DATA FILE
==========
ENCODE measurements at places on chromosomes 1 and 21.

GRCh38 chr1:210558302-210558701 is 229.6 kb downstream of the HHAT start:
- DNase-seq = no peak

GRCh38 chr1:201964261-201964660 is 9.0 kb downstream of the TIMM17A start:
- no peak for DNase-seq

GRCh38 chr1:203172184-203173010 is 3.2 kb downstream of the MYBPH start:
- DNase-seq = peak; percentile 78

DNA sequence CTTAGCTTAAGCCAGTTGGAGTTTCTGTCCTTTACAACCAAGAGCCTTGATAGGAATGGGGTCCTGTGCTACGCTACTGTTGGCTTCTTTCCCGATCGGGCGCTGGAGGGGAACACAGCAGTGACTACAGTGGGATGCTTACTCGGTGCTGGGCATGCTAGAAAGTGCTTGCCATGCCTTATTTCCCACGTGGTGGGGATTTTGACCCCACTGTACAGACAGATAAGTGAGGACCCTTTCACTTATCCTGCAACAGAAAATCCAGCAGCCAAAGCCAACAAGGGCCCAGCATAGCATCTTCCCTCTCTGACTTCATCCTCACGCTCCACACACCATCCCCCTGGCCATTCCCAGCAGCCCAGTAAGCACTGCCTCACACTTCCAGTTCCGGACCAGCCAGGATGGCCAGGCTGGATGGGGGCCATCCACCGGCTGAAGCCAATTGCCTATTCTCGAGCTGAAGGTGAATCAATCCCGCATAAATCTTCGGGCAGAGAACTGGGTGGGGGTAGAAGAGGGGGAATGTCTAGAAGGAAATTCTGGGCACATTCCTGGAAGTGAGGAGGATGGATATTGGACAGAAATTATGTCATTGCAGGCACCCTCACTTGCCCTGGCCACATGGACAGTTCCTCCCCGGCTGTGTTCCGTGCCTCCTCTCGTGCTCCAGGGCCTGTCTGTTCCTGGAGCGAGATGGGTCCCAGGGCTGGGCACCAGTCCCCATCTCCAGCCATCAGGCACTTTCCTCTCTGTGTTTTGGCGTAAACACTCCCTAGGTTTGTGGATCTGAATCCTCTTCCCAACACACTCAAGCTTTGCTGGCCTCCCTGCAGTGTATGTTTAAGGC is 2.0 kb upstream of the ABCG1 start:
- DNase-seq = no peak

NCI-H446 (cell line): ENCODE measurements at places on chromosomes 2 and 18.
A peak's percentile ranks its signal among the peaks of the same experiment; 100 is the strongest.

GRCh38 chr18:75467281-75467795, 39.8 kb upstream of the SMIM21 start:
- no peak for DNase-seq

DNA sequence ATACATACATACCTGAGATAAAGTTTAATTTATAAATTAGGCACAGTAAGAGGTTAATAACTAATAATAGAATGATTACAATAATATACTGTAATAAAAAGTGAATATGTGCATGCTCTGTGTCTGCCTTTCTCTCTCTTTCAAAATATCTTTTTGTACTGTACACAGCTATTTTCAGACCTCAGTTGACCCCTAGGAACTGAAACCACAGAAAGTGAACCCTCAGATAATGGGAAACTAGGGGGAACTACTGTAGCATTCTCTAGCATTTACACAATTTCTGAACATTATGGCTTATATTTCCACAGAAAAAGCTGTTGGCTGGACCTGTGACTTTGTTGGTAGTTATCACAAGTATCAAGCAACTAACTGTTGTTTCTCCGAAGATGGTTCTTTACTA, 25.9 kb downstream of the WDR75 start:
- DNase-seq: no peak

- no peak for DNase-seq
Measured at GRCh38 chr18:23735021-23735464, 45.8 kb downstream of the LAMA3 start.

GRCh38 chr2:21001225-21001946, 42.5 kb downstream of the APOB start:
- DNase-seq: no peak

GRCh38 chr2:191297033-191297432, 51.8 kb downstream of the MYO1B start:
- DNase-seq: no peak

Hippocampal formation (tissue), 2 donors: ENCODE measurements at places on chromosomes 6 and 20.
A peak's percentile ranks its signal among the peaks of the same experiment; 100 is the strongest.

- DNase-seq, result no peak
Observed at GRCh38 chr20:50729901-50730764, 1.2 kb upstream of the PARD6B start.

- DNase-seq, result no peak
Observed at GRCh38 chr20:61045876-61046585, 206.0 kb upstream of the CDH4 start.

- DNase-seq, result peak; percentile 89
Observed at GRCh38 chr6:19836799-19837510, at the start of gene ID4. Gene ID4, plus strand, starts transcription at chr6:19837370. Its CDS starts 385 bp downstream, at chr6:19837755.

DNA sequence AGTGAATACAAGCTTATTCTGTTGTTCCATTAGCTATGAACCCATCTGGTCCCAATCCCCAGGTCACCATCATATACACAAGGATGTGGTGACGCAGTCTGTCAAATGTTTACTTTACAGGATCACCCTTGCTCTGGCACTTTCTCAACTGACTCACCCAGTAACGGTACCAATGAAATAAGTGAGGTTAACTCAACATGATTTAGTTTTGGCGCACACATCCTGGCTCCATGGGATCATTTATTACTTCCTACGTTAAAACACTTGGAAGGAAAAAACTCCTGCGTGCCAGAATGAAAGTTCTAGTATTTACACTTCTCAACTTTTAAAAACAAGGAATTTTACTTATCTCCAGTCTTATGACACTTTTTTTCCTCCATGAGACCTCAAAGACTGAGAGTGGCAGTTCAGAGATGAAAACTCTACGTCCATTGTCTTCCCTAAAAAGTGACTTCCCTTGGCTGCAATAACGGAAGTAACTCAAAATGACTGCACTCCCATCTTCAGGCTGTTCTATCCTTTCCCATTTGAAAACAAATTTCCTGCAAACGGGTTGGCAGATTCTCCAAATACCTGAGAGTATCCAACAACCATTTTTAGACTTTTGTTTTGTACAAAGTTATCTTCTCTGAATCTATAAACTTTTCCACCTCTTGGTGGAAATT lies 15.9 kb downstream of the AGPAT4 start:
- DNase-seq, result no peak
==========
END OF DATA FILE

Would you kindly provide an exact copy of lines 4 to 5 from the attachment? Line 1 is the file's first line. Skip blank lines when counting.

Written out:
GRCh38 chr1:201964261-201964660 is 9.0 kb downstream of the TIMM17A start:
- no peak for DNase-seq